Why Vets Don’t Recognize Vaccine Reactions

Written by Jan on December 17, 2011 – 1:01 am

You take your perfectly healthy dog to the vet for “her shots.”  Early the next morning, she has a seizure — her first seizure ever.  You rush your dog back to the vet or an emergency clinic and ask if the seizure had something to do with the shot.  Odds are, the vet will tell you, No, it’s not the shot! She might a genetic disorder or possibly even a brain tumor. The timing is just a coincidence.

Or … your dog is suddenly having trouble walking after rabies vaccination. Or he suddenly becomes aggressive.  You ask your vet if the condition could be tied to the rabies shot.  No, it’s not possible, the vet says. He says has never heard of such a thing. But something tells you the condition and vaccine are related.

Of course, not all veterinarians are reluctant or unable to recognize and deal with vaccine reactions. In fact, the practices of vets trained in homeopathy, Chinese medicine, acupuncture, etc. often revolve around treating reactions caused by vaccination.  And, happily, many conventional vets are becoming increasingly worried about over-vaccination and vaccine reactions. But these vets are not the norm.

Many people have written me that they have had to fight with their vet to even get a vaccine reaction considered and noted in their dog’s or cat’s file.  The vet doesn’t even want to call the vaccine maker to report or inquire about the reaction.  After you do extensive Internet research, your suspicions grow. You see another vet, or maybe post on this blog looking for answers or you e-mail me. You wonder: why are vets so reluctant to admit that a vaccine (or vaccine combo) caused a reaction?  Here are some potential reasons why. Read more »

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Tags: bad reactions to shots, cat, dog, rabies shot reaction, Vaccination, vaccine reactions, vets
Posted under Uncategorized, Vaccination, Vaccine Reactions, Veterinarians | 41 Comments » | Email This Post

Analyzing New Vaccination Recommendations for Dogs

Written by Jan on November 15, 2011 – 1:01 am

The American Animal Hospital Association (AAHA) recently issued its 2011 Canine Vaccination Guidelines.  The 2003 report, revised in 2006 and 2007, caused quite a stir.  Many veterinarians and pet parents didn’t trust the findings –and still don’t — even though the report was backed by scientific studies and written by 14 well-respected experts. Change can be scary.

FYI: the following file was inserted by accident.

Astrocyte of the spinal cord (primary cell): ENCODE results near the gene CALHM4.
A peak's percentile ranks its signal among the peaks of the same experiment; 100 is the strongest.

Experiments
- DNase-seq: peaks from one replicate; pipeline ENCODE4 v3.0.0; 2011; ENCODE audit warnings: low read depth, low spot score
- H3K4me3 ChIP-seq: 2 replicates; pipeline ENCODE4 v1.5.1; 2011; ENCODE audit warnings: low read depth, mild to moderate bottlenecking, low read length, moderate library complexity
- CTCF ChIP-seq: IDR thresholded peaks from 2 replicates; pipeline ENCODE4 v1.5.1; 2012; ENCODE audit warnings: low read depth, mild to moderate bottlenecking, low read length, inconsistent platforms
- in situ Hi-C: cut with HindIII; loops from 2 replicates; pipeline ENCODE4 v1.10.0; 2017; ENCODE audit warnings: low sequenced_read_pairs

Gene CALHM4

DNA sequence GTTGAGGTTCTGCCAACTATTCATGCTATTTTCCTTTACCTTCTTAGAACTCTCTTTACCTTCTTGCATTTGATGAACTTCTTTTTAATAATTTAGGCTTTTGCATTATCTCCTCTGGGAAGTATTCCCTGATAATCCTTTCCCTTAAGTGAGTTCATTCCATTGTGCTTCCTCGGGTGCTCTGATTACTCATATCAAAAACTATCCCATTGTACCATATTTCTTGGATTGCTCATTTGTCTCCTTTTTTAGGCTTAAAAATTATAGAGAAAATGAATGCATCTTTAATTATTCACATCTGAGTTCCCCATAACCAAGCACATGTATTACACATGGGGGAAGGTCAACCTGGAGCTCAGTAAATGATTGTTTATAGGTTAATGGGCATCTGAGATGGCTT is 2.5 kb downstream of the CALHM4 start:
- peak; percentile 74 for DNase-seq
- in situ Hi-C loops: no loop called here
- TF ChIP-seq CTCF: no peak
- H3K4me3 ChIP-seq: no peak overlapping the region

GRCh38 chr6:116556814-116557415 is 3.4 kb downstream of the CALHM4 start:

The report’s recommendation to eliminate or limit many unnecessary and/or dangerous vaccines, and to give the important “core vaccines” no more often than every three years (NOT annually!), was and is unpalatable to many practices.  It could represent a huge drop in income.

Though veterinary organizations and every North American vet school changed their vaccination protocols to accommodate the report’s findings, most clinics continue to over-vaccinate.  Read more »

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Tags: bad reactions, booster, dog, dog shots, over-vaccination, rabies, recommendations, symptoms, titer test, Vaccination, vaccination schedule, vaccine, vaccine reactions
Posted under Uncategorized, Vaccination, Vaccine Reactions | 23 Comments » | Email This Post

New In-Office Titer Test for Dogs: Test Before Revaccinating

Written by Jan on August 11, 2011 – 1:47 pm

 

In-Office Titer Test Kit

Blood antibody titer testing (a simple blood test) is the best way to determine if an animal or human has received immunity from vaccination.  (Just giving a vaccine proves only that you’ve given it, not that it worked.)

Testing your pup after her “puppy shots” tells you if immunity was achieved, potentially eliminating unnecessary revaccination.  (Remember, every vaccine brings with it the potential for adverse reactions, ranging from a fever to even death.) Testing a new adult dog, or a dog with unknown vaccination history, helps determine if further vaccination is necessary and tells you which vaccines, if any, to give.  In the US, most experts recommend testing for parvovirus and distemper. Most other vaccines are either unnecessary in many areas or don’t confer immunity long enough to bother testing. At this time, titer testing is NOT a legal substitute for rabies vaccination.